Limmud NY 2010: Drinking, Sex, and Megillat Esther

By | Tagged: beliefs, Practices, texts

Shabbat is over at Limmud NY, and once again I’m skipping the big havdalah event to write up some quick thoughts on the past few hours.

The Shabbat sessions at Limmud are interesting because there’s no writing (at least in theory–I did see some people breaking the rules) and no AV help. This means you’re likely to have the more traditional text reading discussions on Shabbat, and indeed I went to two traditional text classes today, and both were fabulous (also a Limmud tradition).

The first was a new Jewish sex ethic, taught by Mahara’t Sara Hurwitz. The class was a late addition to the schedule, and didn’t come with any kind of description, but to no one’s surprise, there were lots of people crowded into the room where she spoke, listening to Hurwitz examine a number of traditional sources about the Jewish approach to sex. I didn’t hear anything that was especially new to me–she was only talking about sex within marriage, and her point was essentially that sex is a vital piece of marriage, and then when a marriage is encountering problems more often than not one of the keys to fixing the problems is reviving the sex–but I did notice that all of the texts we looked at, and all of the texts I know of on this subject really focus on the woman’s enjoyment of sex, and not on the man’s. As a woman, of course, this appeals to me, but I wonder what it means for marriages where women become uninterested in sex.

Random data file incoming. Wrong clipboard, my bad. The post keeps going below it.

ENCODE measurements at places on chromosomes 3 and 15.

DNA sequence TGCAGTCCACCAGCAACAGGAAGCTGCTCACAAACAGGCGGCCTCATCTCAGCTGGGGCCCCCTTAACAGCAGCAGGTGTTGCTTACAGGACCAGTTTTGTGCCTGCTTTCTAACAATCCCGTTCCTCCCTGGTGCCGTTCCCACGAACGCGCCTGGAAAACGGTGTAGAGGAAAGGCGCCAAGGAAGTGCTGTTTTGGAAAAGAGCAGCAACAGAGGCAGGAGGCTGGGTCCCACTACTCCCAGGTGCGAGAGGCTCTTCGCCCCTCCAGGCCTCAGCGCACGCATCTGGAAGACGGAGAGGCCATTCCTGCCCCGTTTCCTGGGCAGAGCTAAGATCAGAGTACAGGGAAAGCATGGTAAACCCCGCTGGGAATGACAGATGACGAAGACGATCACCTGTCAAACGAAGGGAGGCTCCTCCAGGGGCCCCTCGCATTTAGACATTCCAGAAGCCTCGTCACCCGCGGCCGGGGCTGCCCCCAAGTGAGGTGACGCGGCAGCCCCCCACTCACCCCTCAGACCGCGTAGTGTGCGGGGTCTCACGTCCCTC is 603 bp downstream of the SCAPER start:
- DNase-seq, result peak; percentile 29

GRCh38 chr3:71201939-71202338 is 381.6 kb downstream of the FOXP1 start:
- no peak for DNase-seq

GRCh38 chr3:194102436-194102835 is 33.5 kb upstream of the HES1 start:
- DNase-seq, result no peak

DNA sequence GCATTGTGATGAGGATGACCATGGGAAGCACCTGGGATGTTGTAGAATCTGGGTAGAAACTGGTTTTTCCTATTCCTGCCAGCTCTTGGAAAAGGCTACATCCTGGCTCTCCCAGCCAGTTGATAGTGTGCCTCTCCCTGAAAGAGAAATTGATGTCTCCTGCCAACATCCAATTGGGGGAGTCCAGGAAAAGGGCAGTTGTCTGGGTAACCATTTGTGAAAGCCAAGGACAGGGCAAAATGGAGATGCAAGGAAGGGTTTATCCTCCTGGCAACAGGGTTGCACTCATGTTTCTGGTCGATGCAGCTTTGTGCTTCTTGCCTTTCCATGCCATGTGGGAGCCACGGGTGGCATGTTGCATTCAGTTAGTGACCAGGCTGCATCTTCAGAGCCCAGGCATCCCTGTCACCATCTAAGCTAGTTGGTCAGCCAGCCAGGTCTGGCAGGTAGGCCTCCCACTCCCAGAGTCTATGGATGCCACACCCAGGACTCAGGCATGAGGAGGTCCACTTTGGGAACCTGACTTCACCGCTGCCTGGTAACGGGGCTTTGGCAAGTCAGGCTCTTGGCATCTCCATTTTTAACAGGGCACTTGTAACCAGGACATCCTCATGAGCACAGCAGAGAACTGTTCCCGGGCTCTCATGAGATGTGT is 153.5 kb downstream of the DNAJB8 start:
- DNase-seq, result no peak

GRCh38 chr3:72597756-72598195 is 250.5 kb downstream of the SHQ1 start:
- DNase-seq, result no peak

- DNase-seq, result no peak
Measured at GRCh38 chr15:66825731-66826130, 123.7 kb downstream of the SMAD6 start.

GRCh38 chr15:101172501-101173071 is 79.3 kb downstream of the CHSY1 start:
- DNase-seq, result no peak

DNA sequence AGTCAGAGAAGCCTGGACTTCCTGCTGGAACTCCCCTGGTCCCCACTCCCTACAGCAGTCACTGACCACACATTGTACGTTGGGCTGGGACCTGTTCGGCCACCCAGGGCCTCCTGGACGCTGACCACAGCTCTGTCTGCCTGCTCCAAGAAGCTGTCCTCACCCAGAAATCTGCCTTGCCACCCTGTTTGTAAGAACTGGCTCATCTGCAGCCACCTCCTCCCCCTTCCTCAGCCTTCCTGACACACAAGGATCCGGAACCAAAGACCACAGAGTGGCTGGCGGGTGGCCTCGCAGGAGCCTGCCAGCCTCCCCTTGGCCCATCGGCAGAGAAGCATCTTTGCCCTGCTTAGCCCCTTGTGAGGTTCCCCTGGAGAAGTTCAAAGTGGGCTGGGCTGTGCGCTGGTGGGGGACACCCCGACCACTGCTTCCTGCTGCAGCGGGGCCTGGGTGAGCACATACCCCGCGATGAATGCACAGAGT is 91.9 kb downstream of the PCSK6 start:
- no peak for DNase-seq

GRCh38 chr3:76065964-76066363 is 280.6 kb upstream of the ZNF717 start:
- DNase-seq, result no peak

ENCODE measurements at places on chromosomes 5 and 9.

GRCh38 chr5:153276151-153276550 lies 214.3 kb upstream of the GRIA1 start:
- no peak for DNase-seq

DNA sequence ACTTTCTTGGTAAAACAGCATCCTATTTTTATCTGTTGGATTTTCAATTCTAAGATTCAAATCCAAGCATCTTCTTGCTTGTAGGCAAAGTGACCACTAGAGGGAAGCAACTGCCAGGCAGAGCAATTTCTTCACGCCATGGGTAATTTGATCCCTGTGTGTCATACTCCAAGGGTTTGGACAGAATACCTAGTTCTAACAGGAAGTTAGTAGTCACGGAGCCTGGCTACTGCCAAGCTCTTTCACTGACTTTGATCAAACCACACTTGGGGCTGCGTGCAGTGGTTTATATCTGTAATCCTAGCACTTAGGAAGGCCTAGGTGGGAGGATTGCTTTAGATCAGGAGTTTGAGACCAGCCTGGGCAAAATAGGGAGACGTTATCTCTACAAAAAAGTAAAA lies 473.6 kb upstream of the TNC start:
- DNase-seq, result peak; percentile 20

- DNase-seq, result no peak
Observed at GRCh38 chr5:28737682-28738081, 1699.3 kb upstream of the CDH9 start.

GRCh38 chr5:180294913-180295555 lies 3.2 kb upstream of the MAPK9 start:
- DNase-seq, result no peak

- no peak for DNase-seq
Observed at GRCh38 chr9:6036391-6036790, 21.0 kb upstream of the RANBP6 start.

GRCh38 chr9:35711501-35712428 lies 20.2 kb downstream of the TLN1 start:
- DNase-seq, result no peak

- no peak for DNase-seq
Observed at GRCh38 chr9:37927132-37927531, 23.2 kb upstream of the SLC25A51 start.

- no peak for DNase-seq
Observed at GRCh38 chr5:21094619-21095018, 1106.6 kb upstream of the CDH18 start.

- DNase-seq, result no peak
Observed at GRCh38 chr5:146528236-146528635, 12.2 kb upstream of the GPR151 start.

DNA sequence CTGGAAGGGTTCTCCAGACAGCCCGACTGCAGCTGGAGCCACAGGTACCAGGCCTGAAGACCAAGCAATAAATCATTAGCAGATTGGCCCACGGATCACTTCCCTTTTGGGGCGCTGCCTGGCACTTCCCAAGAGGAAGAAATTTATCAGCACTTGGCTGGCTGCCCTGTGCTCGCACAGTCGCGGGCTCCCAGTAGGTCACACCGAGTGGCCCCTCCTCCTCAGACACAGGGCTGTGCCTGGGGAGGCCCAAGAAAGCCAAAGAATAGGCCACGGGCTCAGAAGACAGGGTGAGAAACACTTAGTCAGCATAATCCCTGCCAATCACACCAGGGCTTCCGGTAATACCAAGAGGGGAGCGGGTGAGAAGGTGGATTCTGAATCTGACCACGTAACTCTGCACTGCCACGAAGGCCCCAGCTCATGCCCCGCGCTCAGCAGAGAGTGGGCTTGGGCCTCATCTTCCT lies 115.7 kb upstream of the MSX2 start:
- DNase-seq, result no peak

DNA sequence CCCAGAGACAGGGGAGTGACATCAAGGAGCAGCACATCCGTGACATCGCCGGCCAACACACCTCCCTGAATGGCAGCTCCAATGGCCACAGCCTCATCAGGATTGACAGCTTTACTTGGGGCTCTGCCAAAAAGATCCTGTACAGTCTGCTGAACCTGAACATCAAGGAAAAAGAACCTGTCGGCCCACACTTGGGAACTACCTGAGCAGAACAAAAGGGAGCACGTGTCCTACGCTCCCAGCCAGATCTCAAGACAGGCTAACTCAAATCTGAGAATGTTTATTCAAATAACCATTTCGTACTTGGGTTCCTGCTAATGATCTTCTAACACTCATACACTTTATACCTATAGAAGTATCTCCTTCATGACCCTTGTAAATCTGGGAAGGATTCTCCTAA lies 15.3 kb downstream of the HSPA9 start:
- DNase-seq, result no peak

Halakhah basically says that whenever a woman wants to have sex with her husband he has to go along with it, even if she only hints at it (assuming she’s not in niddah, of course). The same does not hold true for men. There’s nothing that says that if a man wants sex his wife should just close her eyes and think of England. Again, I can see how if I was married I might find this to be a great policy. But if I was a man, I can being very frustrated by it. It’s almost like a man’s desire is simply too basic to be a part of the equation at all, and that’s weird (and somewhat depressing). I don’t think it’s really likely to be a big problem in most marriages, but I was definitely interested, and the session was fabulous.

Posted on January 16, 2010

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